Catcher

From BR Bullpen

"Let somebody do 312,000 squats . . . then come back to me and ask why I'm retiring!" - Johnny Bench, on retiring from the catcher's position

The Catcher (abbreviated C and position 2 when scoring ) sits behind home plate and receives the throws from the pitcher. He typically uses a large padded glove to protect his hand, as well as a catcher's mask, chest protector, and shin guards (collectively known as the tools of ignorance) to protect himself from pitches he is unable to catch.

The position calls for a strong and accurate arm in order to prevent baserunners from stealing. This is especially important for the long throw from home plate to second base. Additionally, catchers must have a high degree of stamina, as they spend nearly the entire game in a crouched position.

The catcher has arguably the most demanding job in baseball, in both the mental and physical aspects. First and foremost, the catcher must "call the game," signaling to the pitcher what pitch to throw and where to throw it. For this reason, many catchers spend a considerable amount of their time scouting opposing batters, memorizing their tendencies and weaknesses.

On the physical side, catchers are crouched for the vast majority of the game, as stated above. This tends to not only increase their fatigue rate relative to other position players, but tax them offensively as well - catchers are not typically known as offensive powerhouses. There are obviously numerous exceptions in baseball history. To compensate for this, most professional teams carry a talented backup catcher on the roster that spells the starter once or twice a week. Another way of accomplishing this is having a specialty catcher that works with only one pitcher in the rotation. Recent examples include Doug Mirabelli, Kevin Cash, and George Kottaras, all of the Boston Red Sox, who all caught exclusively for knuckleball specialist pitcher Tim Wakefield in 2005, 2008, and 2009, respectively. One problem is that, for instance, if Kottaras got injured, Jason Varitek would have to catch Wakefield and they would not be used to working together, which is something that can be easily overcome for a "traditional" pitcher but can be a challenge for one who is not used to handling the tricky fluttering pitch.

Catchers are traditionally right-handed, although in the early days of baseball this was not so strictly enforced. 19th century catcher Jack Clements, a lefthander, caught over 1,000 games, one of the lengthiest careers of the period. However, they have almost completely disappeared since, with occasional presences by players such as Dale Long, Mike Squires and, most recently, Benny Distefano, the only exceptions. This is not because there is a huge inherent disadvantage to being left-handed behind the plate, but because young left-handed players are systematically steered to other positions, and especially to pitching of they have the strong arm one looks for in a catcher.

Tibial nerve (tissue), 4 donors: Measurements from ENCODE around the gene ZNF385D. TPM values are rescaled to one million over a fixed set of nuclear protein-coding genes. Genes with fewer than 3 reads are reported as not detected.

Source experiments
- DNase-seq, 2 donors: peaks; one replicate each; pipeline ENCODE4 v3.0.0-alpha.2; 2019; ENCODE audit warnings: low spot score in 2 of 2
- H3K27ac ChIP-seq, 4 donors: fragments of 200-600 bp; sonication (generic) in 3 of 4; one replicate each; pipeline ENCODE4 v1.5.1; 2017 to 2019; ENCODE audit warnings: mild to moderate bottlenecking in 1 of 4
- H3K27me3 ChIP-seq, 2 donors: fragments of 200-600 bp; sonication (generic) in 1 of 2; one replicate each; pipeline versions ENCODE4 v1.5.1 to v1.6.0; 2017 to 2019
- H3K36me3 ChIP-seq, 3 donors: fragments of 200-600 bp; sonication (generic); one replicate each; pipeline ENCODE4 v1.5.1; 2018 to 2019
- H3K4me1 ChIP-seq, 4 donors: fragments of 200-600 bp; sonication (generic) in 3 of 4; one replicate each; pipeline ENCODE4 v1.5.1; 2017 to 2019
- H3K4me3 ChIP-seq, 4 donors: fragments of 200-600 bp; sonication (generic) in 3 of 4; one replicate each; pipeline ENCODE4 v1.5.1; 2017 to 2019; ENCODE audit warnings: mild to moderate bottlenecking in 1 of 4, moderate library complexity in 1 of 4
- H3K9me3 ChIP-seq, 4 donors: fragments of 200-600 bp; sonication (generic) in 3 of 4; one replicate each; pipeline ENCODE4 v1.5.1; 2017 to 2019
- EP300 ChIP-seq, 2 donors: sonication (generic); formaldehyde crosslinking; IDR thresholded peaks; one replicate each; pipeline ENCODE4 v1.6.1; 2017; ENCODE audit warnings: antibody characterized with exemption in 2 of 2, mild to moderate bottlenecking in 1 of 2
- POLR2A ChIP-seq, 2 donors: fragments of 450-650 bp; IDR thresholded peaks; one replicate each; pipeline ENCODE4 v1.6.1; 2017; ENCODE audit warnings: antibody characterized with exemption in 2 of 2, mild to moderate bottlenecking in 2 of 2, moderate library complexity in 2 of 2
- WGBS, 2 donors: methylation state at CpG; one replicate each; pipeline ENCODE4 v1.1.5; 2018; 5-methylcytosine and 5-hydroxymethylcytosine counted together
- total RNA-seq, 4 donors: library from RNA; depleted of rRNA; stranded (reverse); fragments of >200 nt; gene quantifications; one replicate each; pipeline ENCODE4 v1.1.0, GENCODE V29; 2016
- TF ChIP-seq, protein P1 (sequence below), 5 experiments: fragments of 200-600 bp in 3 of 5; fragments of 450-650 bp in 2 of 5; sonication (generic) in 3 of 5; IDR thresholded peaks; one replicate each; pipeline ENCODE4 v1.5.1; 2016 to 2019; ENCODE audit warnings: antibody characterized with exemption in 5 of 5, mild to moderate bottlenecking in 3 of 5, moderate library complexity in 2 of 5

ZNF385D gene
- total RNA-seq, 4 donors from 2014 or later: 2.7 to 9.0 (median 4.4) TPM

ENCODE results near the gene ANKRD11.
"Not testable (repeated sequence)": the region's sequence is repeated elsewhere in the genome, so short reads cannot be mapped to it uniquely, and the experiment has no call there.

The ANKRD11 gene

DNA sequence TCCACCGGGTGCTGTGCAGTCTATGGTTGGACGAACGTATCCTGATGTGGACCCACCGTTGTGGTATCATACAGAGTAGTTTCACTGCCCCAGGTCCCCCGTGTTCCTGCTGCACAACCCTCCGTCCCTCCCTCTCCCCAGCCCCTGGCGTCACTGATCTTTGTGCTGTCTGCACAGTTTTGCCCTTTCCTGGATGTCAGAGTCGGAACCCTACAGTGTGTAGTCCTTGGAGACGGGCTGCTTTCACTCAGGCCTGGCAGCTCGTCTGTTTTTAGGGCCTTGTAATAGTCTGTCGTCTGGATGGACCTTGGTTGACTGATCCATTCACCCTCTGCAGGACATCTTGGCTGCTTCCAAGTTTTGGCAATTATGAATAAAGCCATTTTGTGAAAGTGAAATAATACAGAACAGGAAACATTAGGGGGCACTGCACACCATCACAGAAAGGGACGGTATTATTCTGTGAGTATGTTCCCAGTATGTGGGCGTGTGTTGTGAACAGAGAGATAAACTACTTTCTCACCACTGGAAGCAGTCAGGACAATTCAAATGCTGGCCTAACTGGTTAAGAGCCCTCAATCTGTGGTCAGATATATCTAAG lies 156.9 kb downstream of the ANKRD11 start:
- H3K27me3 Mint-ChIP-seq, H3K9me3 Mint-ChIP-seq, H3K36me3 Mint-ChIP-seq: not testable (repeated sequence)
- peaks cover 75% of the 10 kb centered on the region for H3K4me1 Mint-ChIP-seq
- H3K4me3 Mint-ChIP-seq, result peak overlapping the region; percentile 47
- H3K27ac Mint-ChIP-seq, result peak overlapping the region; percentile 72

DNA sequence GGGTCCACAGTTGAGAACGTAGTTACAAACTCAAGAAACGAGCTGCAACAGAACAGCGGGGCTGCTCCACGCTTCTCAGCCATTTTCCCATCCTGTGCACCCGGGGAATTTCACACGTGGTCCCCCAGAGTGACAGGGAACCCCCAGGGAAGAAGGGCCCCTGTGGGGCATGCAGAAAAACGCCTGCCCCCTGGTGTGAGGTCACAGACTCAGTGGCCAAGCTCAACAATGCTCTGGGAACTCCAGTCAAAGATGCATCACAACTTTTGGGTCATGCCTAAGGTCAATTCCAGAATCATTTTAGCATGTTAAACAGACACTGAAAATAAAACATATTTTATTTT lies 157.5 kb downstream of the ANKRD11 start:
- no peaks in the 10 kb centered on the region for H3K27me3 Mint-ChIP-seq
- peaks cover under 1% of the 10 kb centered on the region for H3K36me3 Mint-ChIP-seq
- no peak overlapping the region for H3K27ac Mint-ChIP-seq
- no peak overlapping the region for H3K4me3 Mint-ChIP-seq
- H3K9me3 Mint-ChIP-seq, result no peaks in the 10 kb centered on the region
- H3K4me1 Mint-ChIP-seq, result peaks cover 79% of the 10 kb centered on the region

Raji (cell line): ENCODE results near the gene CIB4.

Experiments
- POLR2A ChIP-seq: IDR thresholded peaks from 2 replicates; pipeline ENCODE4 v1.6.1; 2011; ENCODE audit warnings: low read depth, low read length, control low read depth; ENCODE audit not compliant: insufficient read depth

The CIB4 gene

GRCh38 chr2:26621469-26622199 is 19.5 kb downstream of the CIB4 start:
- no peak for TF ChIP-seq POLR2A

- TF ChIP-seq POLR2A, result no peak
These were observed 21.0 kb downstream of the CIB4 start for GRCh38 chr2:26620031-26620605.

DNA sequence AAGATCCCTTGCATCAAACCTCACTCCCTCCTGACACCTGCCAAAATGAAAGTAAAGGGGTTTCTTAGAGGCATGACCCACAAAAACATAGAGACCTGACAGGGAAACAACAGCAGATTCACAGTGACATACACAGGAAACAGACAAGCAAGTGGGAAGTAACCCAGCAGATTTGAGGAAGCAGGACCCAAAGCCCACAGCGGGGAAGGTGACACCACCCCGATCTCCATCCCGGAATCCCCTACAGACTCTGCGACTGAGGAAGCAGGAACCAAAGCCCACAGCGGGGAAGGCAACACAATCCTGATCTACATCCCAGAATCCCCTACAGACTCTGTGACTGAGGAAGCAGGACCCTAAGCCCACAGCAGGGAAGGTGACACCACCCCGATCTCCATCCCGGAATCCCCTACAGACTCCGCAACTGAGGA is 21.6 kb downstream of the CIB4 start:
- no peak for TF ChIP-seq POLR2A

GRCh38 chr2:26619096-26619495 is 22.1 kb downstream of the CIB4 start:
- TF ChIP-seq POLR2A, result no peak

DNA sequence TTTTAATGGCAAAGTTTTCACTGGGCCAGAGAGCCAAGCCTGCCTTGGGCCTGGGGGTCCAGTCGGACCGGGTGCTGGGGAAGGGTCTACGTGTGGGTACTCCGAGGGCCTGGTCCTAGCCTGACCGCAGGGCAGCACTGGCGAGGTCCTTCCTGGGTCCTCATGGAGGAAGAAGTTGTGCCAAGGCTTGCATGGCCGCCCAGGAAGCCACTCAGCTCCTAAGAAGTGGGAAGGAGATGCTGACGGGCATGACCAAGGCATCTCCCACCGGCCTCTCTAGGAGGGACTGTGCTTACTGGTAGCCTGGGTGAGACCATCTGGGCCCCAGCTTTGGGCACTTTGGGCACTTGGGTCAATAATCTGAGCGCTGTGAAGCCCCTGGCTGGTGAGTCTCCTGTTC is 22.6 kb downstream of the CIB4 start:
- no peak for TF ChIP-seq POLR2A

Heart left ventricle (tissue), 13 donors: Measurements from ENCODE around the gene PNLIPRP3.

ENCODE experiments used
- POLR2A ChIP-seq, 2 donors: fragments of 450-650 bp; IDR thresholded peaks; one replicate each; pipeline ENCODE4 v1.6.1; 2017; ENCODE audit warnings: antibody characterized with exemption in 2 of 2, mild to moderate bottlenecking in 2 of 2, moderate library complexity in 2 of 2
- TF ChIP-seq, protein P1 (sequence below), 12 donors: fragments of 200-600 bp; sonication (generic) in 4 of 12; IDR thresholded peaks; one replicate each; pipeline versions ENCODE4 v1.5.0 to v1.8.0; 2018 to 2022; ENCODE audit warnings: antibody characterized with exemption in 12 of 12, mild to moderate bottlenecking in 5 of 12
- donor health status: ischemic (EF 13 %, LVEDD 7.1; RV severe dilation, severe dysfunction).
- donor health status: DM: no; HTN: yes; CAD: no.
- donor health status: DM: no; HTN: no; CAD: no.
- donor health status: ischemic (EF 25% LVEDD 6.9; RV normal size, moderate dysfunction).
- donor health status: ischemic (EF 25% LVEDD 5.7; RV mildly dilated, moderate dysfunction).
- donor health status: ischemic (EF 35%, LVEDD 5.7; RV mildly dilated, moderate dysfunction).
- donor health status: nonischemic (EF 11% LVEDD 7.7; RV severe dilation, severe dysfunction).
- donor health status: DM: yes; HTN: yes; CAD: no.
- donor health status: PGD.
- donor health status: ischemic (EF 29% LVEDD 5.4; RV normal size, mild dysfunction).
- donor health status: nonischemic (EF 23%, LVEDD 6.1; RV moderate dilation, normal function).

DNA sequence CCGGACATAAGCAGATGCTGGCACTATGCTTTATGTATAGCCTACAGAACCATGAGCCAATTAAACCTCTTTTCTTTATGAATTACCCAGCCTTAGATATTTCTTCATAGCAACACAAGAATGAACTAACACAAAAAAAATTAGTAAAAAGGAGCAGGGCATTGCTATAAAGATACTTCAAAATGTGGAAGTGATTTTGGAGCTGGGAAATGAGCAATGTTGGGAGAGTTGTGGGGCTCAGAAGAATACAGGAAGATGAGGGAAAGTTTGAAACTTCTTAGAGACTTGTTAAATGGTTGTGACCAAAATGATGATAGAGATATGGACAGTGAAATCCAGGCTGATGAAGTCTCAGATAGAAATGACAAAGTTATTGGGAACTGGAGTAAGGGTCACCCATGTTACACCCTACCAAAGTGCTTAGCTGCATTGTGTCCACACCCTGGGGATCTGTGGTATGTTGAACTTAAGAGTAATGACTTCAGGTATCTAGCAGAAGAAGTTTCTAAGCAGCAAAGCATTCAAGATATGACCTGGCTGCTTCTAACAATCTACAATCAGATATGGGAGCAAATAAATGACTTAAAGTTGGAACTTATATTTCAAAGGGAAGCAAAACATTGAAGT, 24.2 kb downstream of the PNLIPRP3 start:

Baseball positions
Outfielders: Positions.png Left field | Center field | Right field
Infielders: 3rd base | Shortstop | 2nd base | 1st base
Battery:

Pitcher | Catcher

Designated hitter


Further Reading[edit]

  • Thomas Boswell: "Half Guru, Half Beast of Burden" in Why Time Begins on Opening Day, Penguin Books, New York, NY, 1984, pp. 159-166.
  • Anthony Castrovince: "The player who no longer exists in the Majors", mlb.com, February 3, 2021. [1]
  • Tom Hanrahan: "Catcher ERA - Once More with Feeling: It's Tough to Be a Rookie", in The Baseball Research Journal, SABR, Volume 38, Number 1 (Summer 2009), pp. 59-61.
  • Donald Honig: The Greatest Catchers of All Time, Brown & Benchmark Publishing, Madison, WI, 1991. ISBN 0697128067
  • Conor Kelley: The Catcher’s Handbook, McFarland, Jefferson, NC, 2014. ISBN 978-0-7864-7938-2
  • Jason Kendall and Lee Judge: Throwback: A Big-League Catcher Tells How the Game Is Really Played, St. Martin's Press, New York, NY, 2014. ISBN 978-1250031839
  • William F. McNeil: Backstop: A History of the Catcher and a Sabermetric Ranking of 50 All-Time Greats, McFarland, Jefferson, NC, 2006.
  • Jack Moore: "Why no left-handed catchers?", Sports on Earth, April 9, 2013. [2]
  • Peter Morris: Catcher: How the Man Behind the Plate Became an American Folk Hero, Ivan R. Dee Publisher, Chicago, IL, 2009.
  • Chuck Rosciam: "Greatest Catchers: A Composite Ranking Methodology", in The Baseball Research Journal, SABR, Volume 38, Number 1 (Summer 2009), pp. 62-69.
  • Milton J. Shapiro: Heroes Behind the Mask: Baseball's Greatest Catchers (originally published in 1968).